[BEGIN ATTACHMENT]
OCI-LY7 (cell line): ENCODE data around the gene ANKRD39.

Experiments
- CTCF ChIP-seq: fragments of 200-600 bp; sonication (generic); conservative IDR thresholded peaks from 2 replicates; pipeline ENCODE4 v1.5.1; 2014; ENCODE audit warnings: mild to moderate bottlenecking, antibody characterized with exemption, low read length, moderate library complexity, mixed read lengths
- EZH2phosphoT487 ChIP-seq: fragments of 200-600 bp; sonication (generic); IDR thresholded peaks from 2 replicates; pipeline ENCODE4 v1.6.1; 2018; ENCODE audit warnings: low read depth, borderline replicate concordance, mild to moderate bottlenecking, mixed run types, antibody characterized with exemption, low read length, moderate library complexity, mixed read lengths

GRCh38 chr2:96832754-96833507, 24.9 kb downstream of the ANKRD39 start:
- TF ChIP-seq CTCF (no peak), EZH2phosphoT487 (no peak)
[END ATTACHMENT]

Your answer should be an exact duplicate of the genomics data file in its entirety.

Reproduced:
OCI-LY7 (cell line): ENCODE data around the gene ANKRD39.

Experiments
- CTCF ChIP-seq: fragments of 200-600 bp; sonication (generic); conservative IDR thresholded peaks from 2 replicates; pipeline ENCODE4 v1.5.1; 2014; ENCODE audit warnings: mild to moderate bottlenecking, antibody characterized with exemption, low read length, moderate library complexity, mixed read lengths
- EZH2phosphoT487 ChIP-seq: fragments of 200-600 bp; sonication (generic); IDR thresholded peaks from 2 replicates; pipeline ENCODE4 v1.6.1; 2018; ENCODE audit warnings: low read depth, borderline replicate concordance, mild to moderate bottlenecking, mixed run types, antibody characterized with exemption, low read length, moderate library complexity, mixed read lengths

GRCh38 chr2:96832754-96833507, 24.9 kb downstream of the ANKRD39 start:
- TF ChIP-seq CTCF (no peak), EZH2phosphoT487 (no peak)